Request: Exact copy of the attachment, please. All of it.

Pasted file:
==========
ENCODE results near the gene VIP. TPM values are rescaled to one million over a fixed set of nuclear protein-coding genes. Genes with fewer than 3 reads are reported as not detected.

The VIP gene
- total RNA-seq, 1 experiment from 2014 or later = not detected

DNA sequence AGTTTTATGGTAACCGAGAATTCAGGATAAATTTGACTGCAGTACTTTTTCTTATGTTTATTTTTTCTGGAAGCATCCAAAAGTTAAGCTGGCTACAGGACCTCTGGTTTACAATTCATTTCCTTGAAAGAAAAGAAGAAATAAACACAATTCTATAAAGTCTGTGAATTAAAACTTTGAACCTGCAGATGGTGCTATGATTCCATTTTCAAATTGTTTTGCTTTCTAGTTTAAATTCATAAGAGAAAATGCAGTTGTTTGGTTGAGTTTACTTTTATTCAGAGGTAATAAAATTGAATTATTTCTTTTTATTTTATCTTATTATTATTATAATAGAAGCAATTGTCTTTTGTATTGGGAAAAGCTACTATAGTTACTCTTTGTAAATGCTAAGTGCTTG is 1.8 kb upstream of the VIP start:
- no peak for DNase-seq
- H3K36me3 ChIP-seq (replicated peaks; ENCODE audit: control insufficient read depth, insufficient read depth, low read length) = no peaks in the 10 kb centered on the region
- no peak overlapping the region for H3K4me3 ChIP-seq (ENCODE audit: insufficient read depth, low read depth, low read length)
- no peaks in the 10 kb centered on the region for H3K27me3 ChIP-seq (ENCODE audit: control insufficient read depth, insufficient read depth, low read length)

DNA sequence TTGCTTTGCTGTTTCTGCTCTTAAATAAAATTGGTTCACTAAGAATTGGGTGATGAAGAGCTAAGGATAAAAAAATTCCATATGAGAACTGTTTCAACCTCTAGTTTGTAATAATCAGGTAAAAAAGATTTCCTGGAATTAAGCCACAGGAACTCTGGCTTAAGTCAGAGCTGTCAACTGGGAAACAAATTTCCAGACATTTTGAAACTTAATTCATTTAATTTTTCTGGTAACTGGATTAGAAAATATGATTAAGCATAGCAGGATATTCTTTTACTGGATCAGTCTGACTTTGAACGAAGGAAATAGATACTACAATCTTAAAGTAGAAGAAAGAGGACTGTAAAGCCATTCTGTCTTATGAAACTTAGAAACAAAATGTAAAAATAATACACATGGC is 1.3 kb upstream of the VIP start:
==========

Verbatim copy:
ENCODE results near the gene VIP. TPM values are rescaled to one million over a fixed set of nuclear protein-coding genes. Genes with fewer than 3 reads are reported as not detected.

The VIP gene
- total RNA-seq, 1 experiment from 2014 or later = not detected

DNA sequence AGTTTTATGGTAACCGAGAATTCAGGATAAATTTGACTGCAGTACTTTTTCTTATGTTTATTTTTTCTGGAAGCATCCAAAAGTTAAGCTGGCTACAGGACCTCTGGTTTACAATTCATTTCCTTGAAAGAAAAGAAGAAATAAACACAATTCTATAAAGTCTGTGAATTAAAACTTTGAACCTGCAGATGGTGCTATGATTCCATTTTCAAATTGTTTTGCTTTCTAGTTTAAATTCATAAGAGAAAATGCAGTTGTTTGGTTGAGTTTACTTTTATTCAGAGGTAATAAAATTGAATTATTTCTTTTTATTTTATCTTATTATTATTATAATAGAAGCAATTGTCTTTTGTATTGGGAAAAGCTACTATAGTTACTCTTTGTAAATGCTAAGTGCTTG is 1.8 kb upstream of the VIP start:
- no peak for DNase-seq
- H3K36me3 ChIP-seq (replicated peaks; ENCODE audit: control insufficient read depth, insufficient read depth, low read length) = no peaks in the 10 kb centered on the region
- no peak overlapping the region for H3K4me3 ChIP-seq (ENCODE audit: insufficient read depth, low read depth, low read length)
- no peaks in the 10 kb centered on the region for H3K27me3 ChIP-seq (ENCODE audit: control insufficient read depth, insufficient read depth, low read length)

DNA sequence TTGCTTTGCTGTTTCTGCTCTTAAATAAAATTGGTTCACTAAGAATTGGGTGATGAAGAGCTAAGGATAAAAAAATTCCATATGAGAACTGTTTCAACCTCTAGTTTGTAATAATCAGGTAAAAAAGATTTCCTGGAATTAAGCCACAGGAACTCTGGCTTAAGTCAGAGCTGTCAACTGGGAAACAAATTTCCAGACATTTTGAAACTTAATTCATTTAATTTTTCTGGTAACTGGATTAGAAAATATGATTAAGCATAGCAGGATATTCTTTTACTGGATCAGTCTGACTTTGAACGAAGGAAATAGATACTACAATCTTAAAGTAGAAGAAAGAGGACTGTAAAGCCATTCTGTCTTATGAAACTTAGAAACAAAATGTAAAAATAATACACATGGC is 1.3 kb upstream of the VIP start: